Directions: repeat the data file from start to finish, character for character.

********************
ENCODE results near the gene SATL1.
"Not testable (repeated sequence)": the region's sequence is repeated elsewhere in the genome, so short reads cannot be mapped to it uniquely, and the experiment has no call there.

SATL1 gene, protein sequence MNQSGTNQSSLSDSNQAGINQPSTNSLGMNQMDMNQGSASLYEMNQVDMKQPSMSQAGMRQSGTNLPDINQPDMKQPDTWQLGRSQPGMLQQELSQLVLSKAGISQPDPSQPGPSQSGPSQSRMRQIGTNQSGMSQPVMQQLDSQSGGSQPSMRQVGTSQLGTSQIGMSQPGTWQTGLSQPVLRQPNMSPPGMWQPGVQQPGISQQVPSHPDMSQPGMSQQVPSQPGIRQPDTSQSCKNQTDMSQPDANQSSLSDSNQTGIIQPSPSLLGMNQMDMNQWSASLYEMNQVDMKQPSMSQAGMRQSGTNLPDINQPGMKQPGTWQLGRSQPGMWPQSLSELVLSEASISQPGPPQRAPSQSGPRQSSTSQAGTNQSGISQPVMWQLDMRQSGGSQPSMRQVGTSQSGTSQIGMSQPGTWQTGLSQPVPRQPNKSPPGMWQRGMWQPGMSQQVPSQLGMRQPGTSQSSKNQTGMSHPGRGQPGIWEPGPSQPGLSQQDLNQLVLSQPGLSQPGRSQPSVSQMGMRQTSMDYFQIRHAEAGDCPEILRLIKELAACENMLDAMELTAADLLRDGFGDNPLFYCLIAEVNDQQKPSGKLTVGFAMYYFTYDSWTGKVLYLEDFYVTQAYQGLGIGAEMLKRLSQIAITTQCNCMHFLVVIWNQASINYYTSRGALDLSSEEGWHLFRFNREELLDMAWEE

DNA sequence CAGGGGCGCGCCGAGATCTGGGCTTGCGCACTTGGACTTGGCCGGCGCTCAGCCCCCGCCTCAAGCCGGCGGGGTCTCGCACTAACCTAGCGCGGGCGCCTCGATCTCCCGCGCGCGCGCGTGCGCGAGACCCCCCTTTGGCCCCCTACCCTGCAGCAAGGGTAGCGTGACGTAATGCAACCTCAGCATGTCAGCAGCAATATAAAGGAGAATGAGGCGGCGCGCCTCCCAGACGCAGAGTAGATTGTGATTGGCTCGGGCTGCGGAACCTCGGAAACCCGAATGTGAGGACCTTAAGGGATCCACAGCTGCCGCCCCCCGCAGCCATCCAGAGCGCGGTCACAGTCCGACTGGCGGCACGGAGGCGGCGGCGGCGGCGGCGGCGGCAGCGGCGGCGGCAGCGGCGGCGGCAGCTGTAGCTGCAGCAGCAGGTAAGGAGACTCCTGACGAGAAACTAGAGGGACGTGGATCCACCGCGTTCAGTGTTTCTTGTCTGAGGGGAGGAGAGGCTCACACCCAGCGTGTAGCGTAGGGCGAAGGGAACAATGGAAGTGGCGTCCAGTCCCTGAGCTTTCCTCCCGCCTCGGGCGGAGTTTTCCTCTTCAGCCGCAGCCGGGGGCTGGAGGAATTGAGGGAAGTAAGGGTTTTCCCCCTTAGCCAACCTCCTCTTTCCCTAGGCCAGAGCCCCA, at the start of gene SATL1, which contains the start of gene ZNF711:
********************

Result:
ENCODE results near the gene SATL1.
"Not testable (repeated sequence)": the region's sequence is repeated elsewhere in the genome, so short reads cannot be mapped to it uniquely, and the experiment has no call there.

SATL1 gene, protein sequence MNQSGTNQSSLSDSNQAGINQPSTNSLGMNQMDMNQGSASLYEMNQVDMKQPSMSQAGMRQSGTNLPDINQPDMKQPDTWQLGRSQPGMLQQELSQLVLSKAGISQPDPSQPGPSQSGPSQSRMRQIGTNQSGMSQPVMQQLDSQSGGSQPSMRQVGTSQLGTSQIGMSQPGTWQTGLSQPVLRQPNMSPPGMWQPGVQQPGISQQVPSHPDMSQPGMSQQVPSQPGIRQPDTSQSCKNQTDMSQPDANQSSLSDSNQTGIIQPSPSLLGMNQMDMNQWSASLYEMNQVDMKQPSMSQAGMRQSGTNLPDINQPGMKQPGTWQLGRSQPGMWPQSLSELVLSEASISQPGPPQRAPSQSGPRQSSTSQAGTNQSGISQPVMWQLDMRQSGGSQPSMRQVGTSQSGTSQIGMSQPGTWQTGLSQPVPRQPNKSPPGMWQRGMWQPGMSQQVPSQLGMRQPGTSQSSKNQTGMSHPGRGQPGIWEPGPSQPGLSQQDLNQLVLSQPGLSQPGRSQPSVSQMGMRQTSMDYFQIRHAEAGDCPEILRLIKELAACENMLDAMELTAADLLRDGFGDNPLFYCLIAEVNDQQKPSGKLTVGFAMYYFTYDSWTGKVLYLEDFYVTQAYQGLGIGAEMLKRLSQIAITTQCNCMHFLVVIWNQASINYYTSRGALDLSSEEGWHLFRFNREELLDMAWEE

DNA sequence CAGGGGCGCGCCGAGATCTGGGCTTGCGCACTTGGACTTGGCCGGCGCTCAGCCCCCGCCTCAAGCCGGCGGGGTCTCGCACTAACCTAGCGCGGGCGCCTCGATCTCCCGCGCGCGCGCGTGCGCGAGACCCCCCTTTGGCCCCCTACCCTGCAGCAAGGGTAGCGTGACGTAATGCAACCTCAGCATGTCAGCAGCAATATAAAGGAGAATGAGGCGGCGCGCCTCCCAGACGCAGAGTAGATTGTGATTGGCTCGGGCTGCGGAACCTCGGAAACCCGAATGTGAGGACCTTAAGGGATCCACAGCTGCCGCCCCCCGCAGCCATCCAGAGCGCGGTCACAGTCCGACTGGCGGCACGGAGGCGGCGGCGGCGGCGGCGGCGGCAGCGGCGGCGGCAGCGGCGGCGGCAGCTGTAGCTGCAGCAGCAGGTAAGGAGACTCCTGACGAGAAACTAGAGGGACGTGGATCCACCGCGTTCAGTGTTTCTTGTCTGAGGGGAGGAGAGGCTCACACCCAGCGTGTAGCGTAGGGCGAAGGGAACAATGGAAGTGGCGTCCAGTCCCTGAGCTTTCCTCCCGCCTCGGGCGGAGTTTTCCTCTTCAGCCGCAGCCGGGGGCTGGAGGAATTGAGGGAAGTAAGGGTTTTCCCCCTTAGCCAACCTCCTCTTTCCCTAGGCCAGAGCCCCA, at the start of gene SATL1, which contains the start of gene ZNF711: